Exiting the cathedral after paying homage to this symbol of the conquistador's faith, I encountered the fearless gaze of a Taino chief named Hatuey. A copper bust of the pierced and ponytailed warrior is set above a white pedestal with the words, "The first rebel of America. Slain in Baracoa." Hatuey lived on the neighbouring island of Hispaniola when Columbus and the Spaniards arrived and decimated the indigenous population. He fled in a canoe to Cuba and led a group of local Taino in resistance to Spanish rule. Hiding in the jungle hills, just as Castro and Guevara did four and a half centuries later, Hatuey waged a guerrilla campaign against the oppressors. He was eventually captured and, displaying their Christian charity, his captors offered to baptize him before burning him at the stake.
The next morning I explored Baracoa on foot, walking down sleepy streets lined with one-storey pastel-coloured homes that featured neglected colonial facades topped by dishevelled clay tiles. Moving to higher ground, I climbed the steps to the Hotel El Castillo overlooking the city. The region's swankiest hotel was built in the late '70s on the site of another 18th-century Spanish fort. Along the perimeter of the pool deck, the original turrets are still in place, offering panoramic views of what Columbus allegedly described as the most beautiful land he had ever set eyes on. The two features competing for top billing on this vista are the calm blue waters of Baracoa's sickle-shaped bay and the tabletop mountain, El Yunque.
Next I got on my bike and rode north toward Duaba beach. Before I reached the outskirts of the city, I passed a monument featuring Guevara's beret-clad profile next to the words Fabrica de Chocolate. The monument marks the entrance to Baracoa's chocolate factory, which still churns out Cuba's best chocolate. I asked at the gate if any was for sale, but the attendant shook his head. It is not available in any of the common shops in town either, as it is considered a luxury item, sold only in high-end stores, priced well out of reach of average Cubans.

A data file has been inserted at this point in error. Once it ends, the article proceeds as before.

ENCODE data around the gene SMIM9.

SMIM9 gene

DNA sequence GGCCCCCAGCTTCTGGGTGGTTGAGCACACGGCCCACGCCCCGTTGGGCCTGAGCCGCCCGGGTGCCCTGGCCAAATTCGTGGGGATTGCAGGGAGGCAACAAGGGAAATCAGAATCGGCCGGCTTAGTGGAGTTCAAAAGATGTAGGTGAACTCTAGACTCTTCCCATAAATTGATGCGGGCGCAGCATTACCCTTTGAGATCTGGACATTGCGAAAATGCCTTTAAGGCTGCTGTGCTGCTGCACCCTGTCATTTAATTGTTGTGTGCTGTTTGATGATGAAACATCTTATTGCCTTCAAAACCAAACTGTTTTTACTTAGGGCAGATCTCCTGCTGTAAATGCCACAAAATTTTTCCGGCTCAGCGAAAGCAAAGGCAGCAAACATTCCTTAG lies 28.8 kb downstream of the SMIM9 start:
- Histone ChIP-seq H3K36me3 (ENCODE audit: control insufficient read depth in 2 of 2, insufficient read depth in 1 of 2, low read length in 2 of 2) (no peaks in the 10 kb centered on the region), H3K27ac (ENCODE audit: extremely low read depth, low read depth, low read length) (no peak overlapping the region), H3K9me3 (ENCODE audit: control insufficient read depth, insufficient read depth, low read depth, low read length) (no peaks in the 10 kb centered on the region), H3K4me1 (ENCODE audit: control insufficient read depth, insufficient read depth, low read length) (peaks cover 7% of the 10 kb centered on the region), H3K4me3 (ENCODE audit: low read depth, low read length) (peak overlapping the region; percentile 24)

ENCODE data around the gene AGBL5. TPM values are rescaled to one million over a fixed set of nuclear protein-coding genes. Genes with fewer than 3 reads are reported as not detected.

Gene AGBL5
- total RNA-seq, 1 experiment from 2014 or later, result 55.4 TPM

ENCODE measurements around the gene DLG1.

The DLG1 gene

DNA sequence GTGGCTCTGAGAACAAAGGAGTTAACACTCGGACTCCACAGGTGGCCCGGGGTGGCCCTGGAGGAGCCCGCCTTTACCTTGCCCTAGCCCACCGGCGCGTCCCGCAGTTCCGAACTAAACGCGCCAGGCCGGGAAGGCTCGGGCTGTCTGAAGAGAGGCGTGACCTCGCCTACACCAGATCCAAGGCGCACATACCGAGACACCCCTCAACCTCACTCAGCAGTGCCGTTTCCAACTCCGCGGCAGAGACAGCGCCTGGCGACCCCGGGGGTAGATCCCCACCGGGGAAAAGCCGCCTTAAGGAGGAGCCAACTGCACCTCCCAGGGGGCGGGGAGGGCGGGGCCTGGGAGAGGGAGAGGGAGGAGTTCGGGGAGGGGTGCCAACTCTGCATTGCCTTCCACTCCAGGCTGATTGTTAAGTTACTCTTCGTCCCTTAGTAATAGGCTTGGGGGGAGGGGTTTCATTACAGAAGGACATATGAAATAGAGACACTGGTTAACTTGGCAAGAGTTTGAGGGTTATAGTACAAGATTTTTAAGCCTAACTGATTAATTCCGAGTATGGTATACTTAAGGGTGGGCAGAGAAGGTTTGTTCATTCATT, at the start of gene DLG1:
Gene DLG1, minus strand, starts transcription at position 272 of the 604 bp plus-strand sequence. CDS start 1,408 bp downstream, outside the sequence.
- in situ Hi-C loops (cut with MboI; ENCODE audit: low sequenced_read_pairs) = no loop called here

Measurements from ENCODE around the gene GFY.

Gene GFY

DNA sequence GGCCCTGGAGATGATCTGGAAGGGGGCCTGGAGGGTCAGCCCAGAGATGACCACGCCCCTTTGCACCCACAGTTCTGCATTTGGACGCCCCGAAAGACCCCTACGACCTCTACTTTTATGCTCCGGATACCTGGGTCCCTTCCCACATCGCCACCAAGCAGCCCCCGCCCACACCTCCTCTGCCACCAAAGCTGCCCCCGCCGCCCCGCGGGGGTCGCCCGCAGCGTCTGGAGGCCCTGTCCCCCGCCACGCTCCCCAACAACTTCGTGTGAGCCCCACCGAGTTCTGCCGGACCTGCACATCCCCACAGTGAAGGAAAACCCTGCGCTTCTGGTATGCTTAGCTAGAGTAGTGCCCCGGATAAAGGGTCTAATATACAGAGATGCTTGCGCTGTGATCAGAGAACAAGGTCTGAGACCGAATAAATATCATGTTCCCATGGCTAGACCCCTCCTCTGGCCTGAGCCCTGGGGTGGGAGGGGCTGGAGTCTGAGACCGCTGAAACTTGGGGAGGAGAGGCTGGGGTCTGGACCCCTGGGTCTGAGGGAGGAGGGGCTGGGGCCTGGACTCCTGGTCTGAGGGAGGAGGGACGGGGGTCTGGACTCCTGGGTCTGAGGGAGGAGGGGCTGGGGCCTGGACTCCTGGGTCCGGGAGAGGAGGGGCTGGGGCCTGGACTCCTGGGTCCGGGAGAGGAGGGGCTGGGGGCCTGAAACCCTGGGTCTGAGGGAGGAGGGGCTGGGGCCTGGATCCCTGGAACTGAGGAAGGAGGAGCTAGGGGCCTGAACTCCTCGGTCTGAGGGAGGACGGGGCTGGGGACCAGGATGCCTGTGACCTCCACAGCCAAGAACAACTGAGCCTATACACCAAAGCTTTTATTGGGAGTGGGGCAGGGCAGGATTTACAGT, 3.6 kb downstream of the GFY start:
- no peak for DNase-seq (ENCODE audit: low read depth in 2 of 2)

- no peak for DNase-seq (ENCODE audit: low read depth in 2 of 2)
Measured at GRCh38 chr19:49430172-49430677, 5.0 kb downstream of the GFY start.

Eleven kilometres farther, I reached Duaba beach. Because Baracoa gets few visitors compared with Cuba's resort destinations, the two-kilometre white-sand beach hosted only a few dozen tourists. There were an equal number of Cubans on hand selling snacks and meals. As a vegetarian, I passed on the $10 barbecued lobster I was offered first. When I was approached next, I encountered my first bars of elusive Baracoa chocolate. I was told employees at the factory occasionally get free boxes of chocolate, and by selling to tourists for $2 a bar they can double their regular salary. I pulled out a three-peso bill, featuring Guevara's image, that I had been saving for a special occasion and exchanged it for a chocolate bar.